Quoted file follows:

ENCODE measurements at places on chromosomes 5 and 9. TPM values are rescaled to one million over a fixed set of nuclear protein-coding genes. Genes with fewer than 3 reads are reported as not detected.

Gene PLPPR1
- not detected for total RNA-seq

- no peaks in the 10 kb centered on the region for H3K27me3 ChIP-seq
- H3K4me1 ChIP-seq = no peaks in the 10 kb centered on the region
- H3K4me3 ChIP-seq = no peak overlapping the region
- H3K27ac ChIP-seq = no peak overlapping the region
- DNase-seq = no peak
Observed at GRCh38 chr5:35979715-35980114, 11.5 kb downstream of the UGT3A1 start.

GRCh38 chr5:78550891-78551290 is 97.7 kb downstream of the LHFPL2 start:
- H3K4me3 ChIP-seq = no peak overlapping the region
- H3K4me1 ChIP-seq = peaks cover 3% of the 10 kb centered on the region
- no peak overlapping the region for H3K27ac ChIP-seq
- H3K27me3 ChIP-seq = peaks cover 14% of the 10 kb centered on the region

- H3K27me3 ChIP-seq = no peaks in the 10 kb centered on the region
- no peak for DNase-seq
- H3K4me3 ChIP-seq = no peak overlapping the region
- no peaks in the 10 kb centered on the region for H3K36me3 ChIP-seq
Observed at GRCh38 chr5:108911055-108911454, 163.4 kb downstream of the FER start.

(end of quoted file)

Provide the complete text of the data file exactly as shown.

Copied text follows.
ENCODE measurements at places on chromosomes 5 and 9. TPM values are rescaled to one million over a fixed set of nuclear protein-coding genes. Genes with fewer than 3 reads are reported as not detected.

Gene PLPPR1
- not detected for total RNA-seq

- no peaks in the 10 kb centered on the region for H3K27me3 ChIP-seq
- H3K4me1 ChIP-seq = no peaks in the 10 kb centered on the region
- H3K4me3 ChIP-seq = no peak overlapping the region
- H3K27ac ChIP-seq = no peak overlapping the region
- DNase-seq = no peak
Observed at GRCh38 chr5:35979715-35980114, 11.5 kb downstream of the UGT3A1 start.

GRCh38 chr5:78550891-78551290 is 97.7 kb downstream of the LHFPL2 start:
- H3K4me3 ChIP-seq = no peak overlapping the region
- H3K4me1 ChIP-seq = peaks cover 3% of the 10 kb centered on the region
- no peak overlapping the region for H3K27ac ChIP-seq
- H3K27me3 ChIP-seq = peaks cover 14% of the 10 kb centered on the region

- H3K27me3 ChIP-seq = no peaks in the 10 kb centered on the region
- no peak for DNase-seq
- H3K4me3 ChIP-seq = no peak overlapping the region
- no peaks in the 10 kb centered on the region for H3K36me3 ChIP-seq
Observed at GRCh38 chr5:108911055-108911454, 163.4 kb downstream of the FER start.